Quick Recipe: Spinach and Potato Soup

Quick Recipe: Spinach and Potato Soup

Posted by: Darren in Cookery
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Jo and I came back from a few days away in Ireland recently to find that the spinach had made a determined effort to take over the entire brassica patch, shooting up long spikes of new growth to about three feet in height. I chopped ‘em all back and harvested any leaves that were large enough to use in salads, but that left me with a couple of dozen stalk-ends covered in tiny leaves that looked too fresh, tender and tasty to just chuck in the compost.

So I decided to turn them into soup, with the help of some freshly-dug potatoes.

For This Recipe, You Will Need:

  • As much spinach as you’ve got (it will reduce right down and the more you have, the more spinachy it’ll be)
  • About 300 – 400g of potatoes (several medium-sized ones, anyhow)
  • 2 medium-sized onions
  • Garlic cloves to taste (four for us)
  • Oil or butter, for frying
  • Salt, pepper, nutmeg, rosemary
  • Boiling Water

Step 1: Peel, chop / slice the onions and garlic, then sweat them (i.e. fry gently in oil / butter) over a very low heat for around 10 mins, until tender and soft, throwing in a couple of chopped rosemary sprigs (if you’ve got ‘em and if you like ‘em) a couple of minutes before time is up.

Step 2: Peel (or leave the skins on if you prefer) and chop the spuds, then par-boil for 5-10 mins (depending on the size you’ve chopped them into).

Step 3: Wash the spinach well (to remove any passengers or loose soil) and then steam in a large pan with a little water until the spinach begins to wilt down and reduce in volume.

Step 4: When the above are all softened nicely, chuck them all into the same big pan, and add enough boiling water to prevent anything sticking, but not too much.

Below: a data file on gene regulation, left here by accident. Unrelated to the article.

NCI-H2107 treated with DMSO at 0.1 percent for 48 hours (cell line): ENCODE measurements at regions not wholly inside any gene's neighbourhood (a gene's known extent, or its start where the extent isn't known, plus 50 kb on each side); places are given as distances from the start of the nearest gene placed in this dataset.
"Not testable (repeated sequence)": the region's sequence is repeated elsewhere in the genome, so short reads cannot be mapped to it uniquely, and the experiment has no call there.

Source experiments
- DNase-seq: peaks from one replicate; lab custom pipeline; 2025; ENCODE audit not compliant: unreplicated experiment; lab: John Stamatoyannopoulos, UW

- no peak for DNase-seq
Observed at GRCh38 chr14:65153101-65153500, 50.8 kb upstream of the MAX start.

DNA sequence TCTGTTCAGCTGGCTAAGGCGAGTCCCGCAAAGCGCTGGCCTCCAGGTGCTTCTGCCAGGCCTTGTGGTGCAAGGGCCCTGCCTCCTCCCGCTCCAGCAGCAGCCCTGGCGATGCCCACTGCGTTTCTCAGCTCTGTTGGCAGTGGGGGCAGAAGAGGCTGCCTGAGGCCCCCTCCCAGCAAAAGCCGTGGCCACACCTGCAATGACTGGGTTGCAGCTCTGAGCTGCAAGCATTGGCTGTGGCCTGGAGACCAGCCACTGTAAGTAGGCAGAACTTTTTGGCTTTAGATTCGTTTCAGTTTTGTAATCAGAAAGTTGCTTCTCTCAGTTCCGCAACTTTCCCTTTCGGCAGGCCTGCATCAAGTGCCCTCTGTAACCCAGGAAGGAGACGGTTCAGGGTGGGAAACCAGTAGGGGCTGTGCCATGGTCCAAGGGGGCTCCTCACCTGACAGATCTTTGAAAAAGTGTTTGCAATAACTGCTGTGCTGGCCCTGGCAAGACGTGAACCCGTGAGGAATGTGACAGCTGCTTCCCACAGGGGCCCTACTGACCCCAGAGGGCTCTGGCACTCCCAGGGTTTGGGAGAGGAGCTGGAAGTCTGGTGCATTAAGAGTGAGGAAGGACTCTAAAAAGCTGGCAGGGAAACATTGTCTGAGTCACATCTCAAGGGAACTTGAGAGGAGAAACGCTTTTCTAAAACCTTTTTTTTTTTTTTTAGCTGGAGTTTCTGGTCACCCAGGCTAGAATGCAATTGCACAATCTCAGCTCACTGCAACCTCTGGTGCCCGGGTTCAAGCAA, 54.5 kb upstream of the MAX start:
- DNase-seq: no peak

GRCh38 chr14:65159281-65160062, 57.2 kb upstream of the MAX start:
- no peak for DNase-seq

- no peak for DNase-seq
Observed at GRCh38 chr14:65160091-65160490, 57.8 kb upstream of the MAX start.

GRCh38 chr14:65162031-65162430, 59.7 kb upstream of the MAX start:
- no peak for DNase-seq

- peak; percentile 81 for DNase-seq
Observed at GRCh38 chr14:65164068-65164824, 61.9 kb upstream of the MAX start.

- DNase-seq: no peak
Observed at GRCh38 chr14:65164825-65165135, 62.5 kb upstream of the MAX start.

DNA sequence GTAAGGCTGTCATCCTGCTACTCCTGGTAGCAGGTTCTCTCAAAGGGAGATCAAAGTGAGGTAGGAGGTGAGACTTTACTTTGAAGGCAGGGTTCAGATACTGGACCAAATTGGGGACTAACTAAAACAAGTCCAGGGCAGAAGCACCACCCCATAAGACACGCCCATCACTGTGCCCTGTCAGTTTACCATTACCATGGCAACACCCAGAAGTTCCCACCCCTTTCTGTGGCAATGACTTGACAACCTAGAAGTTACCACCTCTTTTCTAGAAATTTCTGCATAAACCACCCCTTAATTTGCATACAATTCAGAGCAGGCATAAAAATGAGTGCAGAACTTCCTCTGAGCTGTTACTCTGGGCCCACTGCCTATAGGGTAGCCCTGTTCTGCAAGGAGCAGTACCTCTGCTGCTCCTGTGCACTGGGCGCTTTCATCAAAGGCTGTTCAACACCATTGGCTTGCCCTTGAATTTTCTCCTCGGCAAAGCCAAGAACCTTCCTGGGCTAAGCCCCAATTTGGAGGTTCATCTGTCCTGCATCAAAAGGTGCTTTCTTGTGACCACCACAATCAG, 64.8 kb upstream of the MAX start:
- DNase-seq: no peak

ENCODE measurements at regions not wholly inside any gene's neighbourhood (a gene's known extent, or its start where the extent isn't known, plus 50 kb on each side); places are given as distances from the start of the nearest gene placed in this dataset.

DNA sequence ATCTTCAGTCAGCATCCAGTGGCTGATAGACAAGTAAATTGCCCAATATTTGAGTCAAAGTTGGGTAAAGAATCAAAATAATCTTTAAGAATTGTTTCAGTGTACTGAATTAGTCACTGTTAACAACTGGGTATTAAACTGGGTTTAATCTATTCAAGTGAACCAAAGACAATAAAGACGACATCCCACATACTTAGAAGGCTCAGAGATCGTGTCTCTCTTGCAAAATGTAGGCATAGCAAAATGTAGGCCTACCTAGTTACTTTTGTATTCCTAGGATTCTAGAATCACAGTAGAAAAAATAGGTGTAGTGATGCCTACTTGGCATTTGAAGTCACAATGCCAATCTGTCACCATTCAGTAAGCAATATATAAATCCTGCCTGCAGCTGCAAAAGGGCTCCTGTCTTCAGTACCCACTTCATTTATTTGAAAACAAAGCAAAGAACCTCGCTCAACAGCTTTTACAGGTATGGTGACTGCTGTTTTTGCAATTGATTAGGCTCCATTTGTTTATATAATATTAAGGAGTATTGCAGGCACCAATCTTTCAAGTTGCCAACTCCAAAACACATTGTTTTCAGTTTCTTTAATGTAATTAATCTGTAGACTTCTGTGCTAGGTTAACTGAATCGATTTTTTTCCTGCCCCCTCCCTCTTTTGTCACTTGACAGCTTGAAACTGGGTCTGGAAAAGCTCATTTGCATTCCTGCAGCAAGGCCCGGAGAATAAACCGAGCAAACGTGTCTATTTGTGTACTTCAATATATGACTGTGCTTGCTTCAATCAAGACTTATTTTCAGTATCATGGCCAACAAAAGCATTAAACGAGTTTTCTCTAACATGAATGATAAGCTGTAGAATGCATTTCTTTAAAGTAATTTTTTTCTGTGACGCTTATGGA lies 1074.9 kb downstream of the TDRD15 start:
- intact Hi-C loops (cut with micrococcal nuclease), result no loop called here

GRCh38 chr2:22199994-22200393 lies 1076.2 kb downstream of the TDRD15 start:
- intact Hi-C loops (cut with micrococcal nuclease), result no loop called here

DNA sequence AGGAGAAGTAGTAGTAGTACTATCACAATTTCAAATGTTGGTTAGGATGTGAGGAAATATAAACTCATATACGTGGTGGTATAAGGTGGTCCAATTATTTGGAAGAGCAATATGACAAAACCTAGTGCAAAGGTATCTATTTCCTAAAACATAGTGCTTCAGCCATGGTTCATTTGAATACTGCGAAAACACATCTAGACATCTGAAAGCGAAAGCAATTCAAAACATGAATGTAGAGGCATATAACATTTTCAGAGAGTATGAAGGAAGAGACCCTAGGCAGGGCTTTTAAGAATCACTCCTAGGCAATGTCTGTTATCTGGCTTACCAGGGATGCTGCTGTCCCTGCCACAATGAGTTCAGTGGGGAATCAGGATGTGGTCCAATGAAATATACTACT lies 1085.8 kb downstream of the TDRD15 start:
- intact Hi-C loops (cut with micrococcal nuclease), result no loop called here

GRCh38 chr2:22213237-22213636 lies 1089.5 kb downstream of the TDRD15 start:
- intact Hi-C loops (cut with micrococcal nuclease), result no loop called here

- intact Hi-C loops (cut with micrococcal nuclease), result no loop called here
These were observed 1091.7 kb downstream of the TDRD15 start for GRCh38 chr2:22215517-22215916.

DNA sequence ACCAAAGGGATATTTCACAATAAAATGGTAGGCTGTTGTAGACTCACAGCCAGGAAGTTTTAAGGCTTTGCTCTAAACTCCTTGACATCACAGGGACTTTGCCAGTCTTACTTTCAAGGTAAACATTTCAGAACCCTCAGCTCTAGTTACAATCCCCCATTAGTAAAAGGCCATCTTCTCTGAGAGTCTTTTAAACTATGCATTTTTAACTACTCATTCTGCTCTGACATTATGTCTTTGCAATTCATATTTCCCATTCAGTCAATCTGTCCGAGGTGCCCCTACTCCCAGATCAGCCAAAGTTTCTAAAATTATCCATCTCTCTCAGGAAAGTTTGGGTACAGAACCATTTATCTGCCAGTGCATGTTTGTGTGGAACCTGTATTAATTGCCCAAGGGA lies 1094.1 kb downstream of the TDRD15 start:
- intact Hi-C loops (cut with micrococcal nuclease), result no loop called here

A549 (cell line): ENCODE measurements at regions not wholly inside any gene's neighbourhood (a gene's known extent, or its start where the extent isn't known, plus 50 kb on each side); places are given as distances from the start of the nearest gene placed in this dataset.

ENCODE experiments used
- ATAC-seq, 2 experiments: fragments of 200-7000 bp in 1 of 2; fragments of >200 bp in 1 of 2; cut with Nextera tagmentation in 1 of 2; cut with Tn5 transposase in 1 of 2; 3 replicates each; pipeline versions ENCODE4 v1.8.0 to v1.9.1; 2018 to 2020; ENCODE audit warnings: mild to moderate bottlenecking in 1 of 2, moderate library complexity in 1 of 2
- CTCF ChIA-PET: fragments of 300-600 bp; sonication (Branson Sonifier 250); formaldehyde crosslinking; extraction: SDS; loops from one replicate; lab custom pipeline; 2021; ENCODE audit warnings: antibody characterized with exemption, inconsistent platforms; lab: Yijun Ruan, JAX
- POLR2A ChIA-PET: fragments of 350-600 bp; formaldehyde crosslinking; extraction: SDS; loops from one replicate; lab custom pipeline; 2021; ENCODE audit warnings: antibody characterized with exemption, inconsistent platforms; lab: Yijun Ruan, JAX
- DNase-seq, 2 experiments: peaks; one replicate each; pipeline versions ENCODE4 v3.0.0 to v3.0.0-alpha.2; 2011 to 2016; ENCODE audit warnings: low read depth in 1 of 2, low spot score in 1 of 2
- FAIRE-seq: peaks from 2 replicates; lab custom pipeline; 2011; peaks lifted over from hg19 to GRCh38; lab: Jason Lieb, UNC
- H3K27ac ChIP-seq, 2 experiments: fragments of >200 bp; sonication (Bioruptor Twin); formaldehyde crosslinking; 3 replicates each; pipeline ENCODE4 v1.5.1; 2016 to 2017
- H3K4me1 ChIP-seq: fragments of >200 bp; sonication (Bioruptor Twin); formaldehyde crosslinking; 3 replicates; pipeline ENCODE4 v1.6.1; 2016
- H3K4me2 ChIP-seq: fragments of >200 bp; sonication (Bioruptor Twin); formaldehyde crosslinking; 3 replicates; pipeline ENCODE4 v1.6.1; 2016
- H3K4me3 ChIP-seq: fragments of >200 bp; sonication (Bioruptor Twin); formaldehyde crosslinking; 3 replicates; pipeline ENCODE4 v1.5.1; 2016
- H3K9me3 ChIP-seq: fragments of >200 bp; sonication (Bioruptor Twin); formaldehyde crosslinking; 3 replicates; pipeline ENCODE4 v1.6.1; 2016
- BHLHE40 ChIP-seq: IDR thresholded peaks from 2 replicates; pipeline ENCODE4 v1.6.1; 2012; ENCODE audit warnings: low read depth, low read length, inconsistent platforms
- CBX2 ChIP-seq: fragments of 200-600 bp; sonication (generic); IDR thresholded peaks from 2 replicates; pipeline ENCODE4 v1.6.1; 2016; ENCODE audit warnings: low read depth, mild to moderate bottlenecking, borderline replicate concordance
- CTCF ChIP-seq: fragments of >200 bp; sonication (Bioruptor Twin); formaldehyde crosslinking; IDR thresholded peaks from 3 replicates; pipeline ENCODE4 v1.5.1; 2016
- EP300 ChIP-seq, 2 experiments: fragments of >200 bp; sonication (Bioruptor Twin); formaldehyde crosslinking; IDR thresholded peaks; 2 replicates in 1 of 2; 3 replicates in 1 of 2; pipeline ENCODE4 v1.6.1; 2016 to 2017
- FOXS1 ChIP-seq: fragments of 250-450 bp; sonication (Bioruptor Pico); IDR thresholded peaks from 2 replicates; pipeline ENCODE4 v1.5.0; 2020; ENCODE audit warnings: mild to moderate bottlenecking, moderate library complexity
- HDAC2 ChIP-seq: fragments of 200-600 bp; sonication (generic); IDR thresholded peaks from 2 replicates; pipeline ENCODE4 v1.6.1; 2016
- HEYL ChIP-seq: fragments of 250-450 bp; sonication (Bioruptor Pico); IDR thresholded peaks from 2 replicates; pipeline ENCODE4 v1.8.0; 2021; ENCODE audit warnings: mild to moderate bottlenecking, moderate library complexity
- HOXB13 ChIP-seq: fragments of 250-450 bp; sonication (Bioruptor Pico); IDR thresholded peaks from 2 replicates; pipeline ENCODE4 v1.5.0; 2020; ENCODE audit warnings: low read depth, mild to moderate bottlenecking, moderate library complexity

Step 5: Season to taste (lots of pepper, a little salt and a pinch of nutmeg in our version, but you could also chuck in some more fresh herbs) then simmer for another 5-10 mins, stirring well every so often, adding water a little at a time if it’s getting too thick.

Step 6: You can then either eat the soup as it is now (for that rustic effect) or grab a hand-blender and give it all a good whizzing-up until you have a smooth, thick, soupy consistency, adding more water if required.

Step 7: At whatever point you deem appropriate, serve with crusty bread, toasted rolls or anything else that takes your fancy. And of course, you could always dollop / swirl in a blob of creme fraiche for that restaurant-esque finishing touch.

Ridiculously easy, rather tasty and, thanks to the potatoes, quite filling too.

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These articles might also be of interest:

  1. Quick Recipe: Runner Bean Salsa
  2. First Couple of Potato Harvests
  3. Planting Out: Swiss Chard and Spinach and Kale
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Darren Turpin

Gardener at Backyard Kitchen Garden
A passionate gardener with a speciality in growing fruit and vegetables on a budget!

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